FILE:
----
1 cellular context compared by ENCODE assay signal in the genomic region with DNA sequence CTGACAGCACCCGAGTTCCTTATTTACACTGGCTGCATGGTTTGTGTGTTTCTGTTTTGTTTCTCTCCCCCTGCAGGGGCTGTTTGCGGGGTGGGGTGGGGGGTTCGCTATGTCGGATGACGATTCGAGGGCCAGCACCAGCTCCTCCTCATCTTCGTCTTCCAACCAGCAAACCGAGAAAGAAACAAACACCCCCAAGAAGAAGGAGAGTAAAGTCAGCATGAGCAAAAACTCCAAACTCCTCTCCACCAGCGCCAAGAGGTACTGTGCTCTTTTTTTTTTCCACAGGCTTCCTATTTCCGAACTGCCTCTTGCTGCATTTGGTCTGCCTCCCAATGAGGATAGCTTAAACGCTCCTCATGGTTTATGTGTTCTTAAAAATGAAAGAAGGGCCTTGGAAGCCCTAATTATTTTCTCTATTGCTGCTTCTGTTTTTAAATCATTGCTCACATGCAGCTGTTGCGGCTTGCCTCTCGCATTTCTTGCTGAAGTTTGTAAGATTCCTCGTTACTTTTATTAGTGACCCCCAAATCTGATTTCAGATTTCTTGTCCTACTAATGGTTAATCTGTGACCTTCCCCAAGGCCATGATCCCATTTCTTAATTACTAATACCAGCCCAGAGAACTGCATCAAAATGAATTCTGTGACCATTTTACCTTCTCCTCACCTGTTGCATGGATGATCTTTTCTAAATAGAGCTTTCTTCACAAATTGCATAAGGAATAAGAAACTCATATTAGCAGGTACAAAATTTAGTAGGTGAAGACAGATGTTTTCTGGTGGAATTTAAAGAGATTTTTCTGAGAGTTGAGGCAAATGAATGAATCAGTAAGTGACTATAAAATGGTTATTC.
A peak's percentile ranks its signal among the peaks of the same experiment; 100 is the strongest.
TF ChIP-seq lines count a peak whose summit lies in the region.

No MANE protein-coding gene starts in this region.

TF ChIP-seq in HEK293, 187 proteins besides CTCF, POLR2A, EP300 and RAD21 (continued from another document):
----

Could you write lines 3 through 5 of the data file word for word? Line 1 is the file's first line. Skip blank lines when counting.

TF ChIP-seq lines count a peak whose summit lies in the region.

No MANE protein-coding gene starts in this region.

TF ChIP-seq in HEK293, 187 proteins besides CTCF, POLR2A, EP300 and RAD21 (continued from another document):